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The Danger of Autonomous War Machines

By Henry Salem '20, Staff Writer

· Henry Salem

In a recent report, an anonymous scientist told the South China Morning Post that the Chinese navy is working to update their nuclear submarines with Artificial Intelligence (AI) systems. This development reportedly aims to substantially reduce the need for human action and decision-making on these submarines and bolster it with a computer system that directs and operates the submarine autonomously.



Under the current mode of operations, hundreds of people are required to operate the nuclear vessels and make split second decisions that have potentially deadly consequences. By removing the need for humans to make these decisions, such as whether to steer the submarine away from dangerous oceanic areas or whether to fire a torpedo, China believes that human error will be eliminated and these vessels will be safer.


While this is true, there is a great danger in creating an autonomous ship with the capacity to fire deadly weapons. Implementing an AI “brain” onto a submarine simply substitutes human error with machine error; any small malfunction or lapse in the information system can cause the autonomous submarine to behave dangerously and unpredictably. Furthermore, expecting a relatively primitive AI system to utilize the same logic and reason as a team of humans seems dangerous. This begs the question: is applying AI to submarines a safer option?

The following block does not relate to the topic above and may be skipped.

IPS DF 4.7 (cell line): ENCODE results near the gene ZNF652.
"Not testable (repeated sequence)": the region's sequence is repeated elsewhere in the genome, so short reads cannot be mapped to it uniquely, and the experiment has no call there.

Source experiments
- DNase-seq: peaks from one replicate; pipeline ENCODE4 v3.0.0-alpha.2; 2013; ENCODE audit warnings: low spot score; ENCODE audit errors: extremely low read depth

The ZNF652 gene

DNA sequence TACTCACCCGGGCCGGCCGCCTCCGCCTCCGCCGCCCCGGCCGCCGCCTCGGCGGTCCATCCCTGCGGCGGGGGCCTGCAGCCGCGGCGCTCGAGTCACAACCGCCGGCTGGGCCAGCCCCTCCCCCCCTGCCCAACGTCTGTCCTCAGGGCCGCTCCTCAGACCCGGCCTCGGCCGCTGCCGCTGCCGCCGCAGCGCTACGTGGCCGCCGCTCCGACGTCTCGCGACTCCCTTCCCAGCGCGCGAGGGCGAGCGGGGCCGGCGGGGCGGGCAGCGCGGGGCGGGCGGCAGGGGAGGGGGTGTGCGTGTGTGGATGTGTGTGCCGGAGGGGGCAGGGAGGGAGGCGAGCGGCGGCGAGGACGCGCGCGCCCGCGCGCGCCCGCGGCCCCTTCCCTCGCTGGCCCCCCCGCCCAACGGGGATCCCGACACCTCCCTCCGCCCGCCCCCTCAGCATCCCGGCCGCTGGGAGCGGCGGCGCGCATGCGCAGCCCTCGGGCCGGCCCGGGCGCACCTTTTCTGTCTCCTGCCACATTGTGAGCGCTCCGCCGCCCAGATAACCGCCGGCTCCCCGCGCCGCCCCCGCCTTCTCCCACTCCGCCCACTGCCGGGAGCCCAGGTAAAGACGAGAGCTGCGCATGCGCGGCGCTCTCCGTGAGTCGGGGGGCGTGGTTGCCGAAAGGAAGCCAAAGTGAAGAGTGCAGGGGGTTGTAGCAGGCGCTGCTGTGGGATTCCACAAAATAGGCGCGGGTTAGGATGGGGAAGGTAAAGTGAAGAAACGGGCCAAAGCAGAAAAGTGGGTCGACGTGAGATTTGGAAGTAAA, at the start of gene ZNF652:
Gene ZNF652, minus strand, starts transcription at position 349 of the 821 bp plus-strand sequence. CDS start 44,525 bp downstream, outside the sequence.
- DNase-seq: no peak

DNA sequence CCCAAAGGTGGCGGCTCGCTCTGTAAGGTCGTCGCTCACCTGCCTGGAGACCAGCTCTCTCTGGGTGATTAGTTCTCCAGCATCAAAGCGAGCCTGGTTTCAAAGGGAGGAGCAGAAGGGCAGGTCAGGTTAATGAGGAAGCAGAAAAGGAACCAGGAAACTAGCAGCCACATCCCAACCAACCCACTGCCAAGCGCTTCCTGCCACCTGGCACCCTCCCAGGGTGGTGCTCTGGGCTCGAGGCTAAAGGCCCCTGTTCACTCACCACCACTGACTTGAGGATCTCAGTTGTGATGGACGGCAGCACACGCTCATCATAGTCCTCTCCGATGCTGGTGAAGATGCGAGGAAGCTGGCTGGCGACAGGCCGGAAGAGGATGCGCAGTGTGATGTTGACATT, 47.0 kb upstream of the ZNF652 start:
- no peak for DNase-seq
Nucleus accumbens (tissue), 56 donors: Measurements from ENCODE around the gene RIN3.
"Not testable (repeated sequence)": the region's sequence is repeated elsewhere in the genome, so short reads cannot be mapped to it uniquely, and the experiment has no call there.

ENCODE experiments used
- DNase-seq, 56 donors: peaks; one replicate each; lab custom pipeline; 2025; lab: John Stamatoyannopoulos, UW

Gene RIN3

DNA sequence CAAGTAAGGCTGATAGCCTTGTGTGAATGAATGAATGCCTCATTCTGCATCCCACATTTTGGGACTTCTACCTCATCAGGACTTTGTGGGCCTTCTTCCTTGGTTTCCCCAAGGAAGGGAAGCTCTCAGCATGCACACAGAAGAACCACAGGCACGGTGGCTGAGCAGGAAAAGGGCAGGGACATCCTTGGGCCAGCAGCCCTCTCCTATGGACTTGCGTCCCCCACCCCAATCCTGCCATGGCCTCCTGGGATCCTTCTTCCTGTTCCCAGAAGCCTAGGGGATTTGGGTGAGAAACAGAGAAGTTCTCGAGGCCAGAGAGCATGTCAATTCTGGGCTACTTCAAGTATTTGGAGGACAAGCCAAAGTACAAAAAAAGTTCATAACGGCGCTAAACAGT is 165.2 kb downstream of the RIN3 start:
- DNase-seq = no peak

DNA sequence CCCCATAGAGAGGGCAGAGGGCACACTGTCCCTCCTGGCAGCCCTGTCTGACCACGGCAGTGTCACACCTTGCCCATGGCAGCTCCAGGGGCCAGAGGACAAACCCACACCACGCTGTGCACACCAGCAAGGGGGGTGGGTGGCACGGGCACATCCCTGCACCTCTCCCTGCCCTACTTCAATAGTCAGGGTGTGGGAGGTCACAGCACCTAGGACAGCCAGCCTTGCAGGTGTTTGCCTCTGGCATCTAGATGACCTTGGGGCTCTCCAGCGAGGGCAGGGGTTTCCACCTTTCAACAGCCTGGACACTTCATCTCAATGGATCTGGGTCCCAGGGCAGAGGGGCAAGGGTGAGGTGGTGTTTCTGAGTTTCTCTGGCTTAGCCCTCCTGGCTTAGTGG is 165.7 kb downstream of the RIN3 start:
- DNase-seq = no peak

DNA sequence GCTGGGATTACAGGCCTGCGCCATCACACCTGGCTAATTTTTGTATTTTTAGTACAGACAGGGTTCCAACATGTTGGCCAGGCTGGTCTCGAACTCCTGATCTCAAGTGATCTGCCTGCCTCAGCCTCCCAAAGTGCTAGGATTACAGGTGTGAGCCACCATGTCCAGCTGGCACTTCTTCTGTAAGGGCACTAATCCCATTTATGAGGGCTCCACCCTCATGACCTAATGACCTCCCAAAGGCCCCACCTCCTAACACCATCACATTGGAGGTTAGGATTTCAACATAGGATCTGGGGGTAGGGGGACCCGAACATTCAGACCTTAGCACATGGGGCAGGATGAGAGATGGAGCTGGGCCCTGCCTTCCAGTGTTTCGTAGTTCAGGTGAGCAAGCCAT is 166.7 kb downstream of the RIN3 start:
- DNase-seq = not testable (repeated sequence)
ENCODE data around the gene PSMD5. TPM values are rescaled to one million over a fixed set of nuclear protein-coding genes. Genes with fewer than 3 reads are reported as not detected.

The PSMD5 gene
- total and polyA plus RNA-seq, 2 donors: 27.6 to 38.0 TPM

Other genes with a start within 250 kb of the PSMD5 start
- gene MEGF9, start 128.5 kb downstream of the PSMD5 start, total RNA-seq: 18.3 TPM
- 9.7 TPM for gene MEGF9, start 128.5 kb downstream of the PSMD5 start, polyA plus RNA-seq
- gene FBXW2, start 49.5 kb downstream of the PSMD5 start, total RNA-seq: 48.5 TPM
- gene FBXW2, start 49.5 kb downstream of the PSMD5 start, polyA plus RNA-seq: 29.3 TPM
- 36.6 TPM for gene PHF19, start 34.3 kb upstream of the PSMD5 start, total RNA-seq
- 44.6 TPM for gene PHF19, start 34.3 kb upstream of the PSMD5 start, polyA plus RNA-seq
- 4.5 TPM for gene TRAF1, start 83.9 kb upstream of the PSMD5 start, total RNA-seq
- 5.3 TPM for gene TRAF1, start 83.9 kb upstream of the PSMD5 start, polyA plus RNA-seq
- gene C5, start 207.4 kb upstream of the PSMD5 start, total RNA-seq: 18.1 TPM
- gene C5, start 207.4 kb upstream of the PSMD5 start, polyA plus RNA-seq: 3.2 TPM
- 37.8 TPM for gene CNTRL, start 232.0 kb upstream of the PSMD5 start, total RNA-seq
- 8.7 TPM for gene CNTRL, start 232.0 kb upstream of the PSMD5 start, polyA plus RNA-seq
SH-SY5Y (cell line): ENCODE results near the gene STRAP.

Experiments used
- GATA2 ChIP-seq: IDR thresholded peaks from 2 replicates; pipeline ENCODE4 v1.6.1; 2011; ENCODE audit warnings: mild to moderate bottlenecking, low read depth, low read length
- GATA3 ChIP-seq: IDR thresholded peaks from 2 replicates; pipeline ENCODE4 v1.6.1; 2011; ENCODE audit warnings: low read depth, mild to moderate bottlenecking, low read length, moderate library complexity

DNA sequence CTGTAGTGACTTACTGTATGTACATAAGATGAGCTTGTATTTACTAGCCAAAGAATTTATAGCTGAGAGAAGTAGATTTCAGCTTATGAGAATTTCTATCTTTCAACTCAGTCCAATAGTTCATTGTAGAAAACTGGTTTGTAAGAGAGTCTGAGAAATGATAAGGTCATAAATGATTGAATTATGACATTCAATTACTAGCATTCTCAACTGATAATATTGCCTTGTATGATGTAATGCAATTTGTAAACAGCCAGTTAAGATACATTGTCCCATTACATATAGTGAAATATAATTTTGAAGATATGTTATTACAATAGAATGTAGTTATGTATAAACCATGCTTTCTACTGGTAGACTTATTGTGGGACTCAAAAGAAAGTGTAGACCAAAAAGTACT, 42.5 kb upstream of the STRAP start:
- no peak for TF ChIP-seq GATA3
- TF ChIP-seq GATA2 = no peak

Aside from the potential of technological malfunction and unreliability, the recursive self-improvement capabilities of AI systems allow for systems like those planned to be placed inside nuclear submarines to better themselves with input from experience and simulations. Artificial intelligence that harnesses this capability has the potential to improve itself to a point beyond human control. It does not matter if there are crew members on these nuclear submarines to check and turn off these AI systems. These systems have the capability of exponential improvement, which left unchecked, could lead to incredibly dangerous situations in the future.


The decision by China to devise and implement a central AI system onto military submarines will undoubtedly begin an arms race to improve and apply artificial intelligence to other machines of war. The allure of an AI race is that modernizing a country’s military systems will allow a country to have an advantage on the others; the logic here is that AI has the potential to outperform and outsmart humans, and thus weaponry and systems controlled by AI will outperform those controlled by humans.


While the belief is that AI-controlled military systems will better create and promote security for a country, it is foolish to believe that a world flooded with autonomous militaries will be anything but dangerous. The logical next steps after global military powers enhance their submarines with AI “brains” is to apply similar AI functions to nuclear weapons themselves and other weapons of mass destruction. If this is the case, the power to destroy the world multiple times over will be given to artificial intelligence with autonomous control.


The fear of a world war ignited by a technological malfunction should be enough to prevent countries from introducing AI to military systems. If that is not enough, the fear of a futuristic apocalypse in which AI-controlled military systems self-improve to the point that humans can neither control nor comprehend it should suffice. While military improvement should be of relative importance for most countries, the implementation of AI into these militaries should be an incremental and well-regulated process.

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